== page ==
Kyoko goes to work the week before the school term starts to prepare for her year 12 geography class. Although Kyoko has travelled to work during her holidays, the travel expense she incurs is a private expense she can't claim.

    End of example


    Example: Salary sacrifice car under a novated lease

    Amy uses a salary sacrifice arrangement through her employer for a car under a novated lease. She drives to her office every day as well as using her car to attend meetings at a different office most days.

    Amy can't claim any of the expenses related to the running of her car as it is on a salary sacrifice arrangement.

    End of example

    For more detailed information, see:

    See also:

    Child care

    You can't claim a deduction for the cost of child care (including school holidays and before and after school care) when you're working. It's a private expense, and the expenses have no direct connection to earning your income.

    Clothing and uniform expenses (including footwear)

    With a few exceptions, clothing is a private expense. You can't claim conventional clothing (including footwear) as a work-related expense, even if your employer requires you to wear it and you only wear these items of clothing at work.

    'Conventional clothing' is everyday clothing worn by people regardless of their occupation - for example, business attire worn by teachers.

    You can claim a deduction for costs you incur to buy, hire, repair or replace clothing, uniforms and footwear you wear at work if it's in one of the following categories:

    • protective clothing
    • occupation specific clothing
    • a compulsory uniform, that your employer strictly and consistently enforces you wear by workplace agreement or policy and distinctly identifies either
      • you as an employee working for a particular employer
      • the products or services your employer provides
    • a non-compulsory uniform, that your employer listed on the Register of Approved Occupational Clothing with AusIndustry.

    Protective clothing you wear to protect yourself from specific risks of injury or illness at work. The clothing must have protective features or functions (for example, steel-capped boots, fire-resistant clothing, or boiler suits that protect conventional clothing). Conventional clothes you wear at work are not regarded as protective clothing if they lack protective qualities designed for the risks of your work. This includes jeans, drill shirts, shorts, trousers, socks, closed shoes.

    Occupation specific clothing that distinctly identifies you as a person associated with a particular profession, trade or occupation (for example a judge's robes or a chef's chequered pants). Items traditionally worn in a profession are not occupation-specific where the clothing is worn by multiple professions.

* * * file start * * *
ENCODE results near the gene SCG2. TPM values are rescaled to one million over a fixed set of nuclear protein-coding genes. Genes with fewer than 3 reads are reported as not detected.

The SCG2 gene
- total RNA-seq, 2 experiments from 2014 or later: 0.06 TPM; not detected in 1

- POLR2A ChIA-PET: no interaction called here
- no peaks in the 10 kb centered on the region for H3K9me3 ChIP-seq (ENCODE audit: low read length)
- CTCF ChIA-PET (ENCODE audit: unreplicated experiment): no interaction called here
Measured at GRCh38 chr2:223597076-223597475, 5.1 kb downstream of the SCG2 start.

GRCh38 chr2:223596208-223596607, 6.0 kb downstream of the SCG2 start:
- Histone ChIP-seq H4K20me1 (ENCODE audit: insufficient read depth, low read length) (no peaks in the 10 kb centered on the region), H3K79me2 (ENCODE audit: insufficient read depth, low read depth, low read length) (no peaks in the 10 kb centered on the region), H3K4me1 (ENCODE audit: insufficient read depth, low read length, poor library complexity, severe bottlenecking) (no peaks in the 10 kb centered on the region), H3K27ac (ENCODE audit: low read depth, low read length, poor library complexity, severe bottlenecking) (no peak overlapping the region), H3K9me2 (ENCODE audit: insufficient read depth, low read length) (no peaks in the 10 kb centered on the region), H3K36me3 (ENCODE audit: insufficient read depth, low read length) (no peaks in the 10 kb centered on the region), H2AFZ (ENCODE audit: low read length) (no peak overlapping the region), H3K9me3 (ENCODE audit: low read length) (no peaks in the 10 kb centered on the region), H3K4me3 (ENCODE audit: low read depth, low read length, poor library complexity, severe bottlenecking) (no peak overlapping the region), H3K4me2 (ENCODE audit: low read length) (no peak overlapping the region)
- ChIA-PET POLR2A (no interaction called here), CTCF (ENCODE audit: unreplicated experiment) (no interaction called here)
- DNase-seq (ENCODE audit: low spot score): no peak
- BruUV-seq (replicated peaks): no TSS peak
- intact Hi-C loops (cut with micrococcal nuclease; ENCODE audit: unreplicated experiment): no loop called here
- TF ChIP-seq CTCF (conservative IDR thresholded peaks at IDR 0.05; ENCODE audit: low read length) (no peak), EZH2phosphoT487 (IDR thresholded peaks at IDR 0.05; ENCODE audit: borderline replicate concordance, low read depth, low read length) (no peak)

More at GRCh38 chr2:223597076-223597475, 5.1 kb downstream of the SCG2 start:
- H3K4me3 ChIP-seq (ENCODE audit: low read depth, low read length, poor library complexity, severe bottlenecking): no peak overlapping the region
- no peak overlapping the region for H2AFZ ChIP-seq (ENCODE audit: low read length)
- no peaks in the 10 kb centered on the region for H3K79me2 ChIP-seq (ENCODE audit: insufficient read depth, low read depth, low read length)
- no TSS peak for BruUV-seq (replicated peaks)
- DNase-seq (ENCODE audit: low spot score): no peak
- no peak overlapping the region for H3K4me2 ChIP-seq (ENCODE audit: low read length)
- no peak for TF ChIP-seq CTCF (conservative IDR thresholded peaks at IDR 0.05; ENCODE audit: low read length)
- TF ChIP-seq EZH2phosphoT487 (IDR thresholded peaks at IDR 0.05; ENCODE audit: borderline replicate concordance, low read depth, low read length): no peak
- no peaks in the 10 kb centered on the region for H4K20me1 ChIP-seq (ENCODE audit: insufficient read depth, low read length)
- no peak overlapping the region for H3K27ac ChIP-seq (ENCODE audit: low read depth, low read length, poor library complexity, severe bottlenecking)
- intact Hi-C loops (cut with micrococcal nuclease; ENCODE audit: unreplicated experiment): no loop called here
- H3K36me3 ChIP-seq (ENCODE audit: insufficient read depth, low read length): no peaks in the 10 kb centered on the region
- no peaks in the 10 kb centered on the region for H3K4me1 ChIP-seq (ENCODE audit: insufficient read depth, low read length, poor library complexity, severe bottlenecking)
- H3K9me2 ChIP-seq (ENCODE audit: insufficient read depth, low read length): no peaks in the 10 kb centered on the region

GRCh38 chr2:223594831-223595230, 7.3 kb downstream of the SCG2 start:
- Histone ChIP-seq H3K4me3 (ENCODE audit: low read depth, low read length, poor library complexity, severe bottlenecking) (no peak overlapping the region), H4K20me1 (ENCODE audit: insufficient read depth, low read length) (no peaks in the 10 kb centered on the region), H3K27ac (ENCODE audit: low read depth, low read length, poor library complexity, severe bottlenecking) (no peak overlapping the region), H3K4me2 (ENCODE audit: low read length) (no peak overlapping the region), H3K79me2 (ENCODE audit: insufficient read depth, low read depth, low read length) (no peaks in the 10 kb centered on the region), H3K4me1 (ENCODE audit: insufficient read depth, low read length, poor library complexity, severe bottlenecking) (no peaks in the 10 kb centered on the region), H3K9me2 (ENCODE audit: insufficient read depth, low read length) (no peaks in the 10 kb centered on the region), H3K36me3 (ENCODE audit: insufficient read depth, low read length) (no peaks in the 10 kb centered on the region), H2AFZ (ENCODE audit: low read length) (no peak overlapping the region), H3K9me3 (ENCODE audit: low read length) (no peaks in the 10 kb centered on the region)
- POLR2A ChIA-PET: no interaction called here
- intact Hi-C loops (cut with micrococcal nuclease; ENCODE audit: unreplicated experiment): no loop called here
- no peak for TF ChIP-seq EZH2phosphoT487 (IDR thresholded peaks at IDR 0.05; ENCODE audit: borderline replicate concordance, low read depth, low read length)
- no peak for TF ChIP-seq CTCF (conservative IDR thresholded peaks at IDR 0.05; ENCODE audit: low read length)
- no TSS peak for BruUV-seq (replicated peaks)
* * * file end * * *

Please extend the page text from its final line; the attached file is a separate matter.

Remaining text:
You can't claim a deduction if your employer buys, repairs or replaces your clothing.

    Example: buying clothing to keep warm at work

    To keep warm whilst supervising students in the playground, Tam buys a hoodie from a retail outlet in the school colours. Tam can’t claim a deduction for the hoodie (regardless of the colour) as the need to keep warm is a personal requirement.

    End of example

    See also:

    Driver's licence

    You can't claim a deduction for the cost to get or renew your driver's licence, even if you must have it as a condition of employment. This is a private expense.

    Excursions, school trips and camps

    You can claim a deduction for costs incurred when taking students on excursions, camps, educational and sporting trips if these trips have an educational benefit related to the curriculum or extracurricular activities of the school.

    For example, a science teacher, accompanying students on a camp to study the ecology of the rainforest.

    Fines and penalties

    You can't claim a deduction for any fines you get when you travel to work or during work. Fines may include parking and speeding fines or penalties.

    First aid courses

    You can claim a deduction for the cost of first aid training courses if you are both:

    • a designated first aid person
    • need to complete a first aid training course to assist in emergency work situations.

    You can’t claim a deduction if your employer pays for or reimburses you for the cost of the course.

    Fitness expenses

    You generally can’t claim gym and fitness expenses (such as skipping ropes, weights and other fitness equipment) even if you need to pass medical examinations and fitness tests to maintain your employment for your role. These are private expenses except in very limited circumstances.
    You can’t in any circumstances claim a deduction for expenses you incur to buy conventional clothing you use in the course of keeping fit. This includes tracksuits, running or aerobic shoes, socks, sporting shirts or shorts.

    For more teachers and education professionals' expenses, see:

      Last modified: 18 Feb 2021QC 22569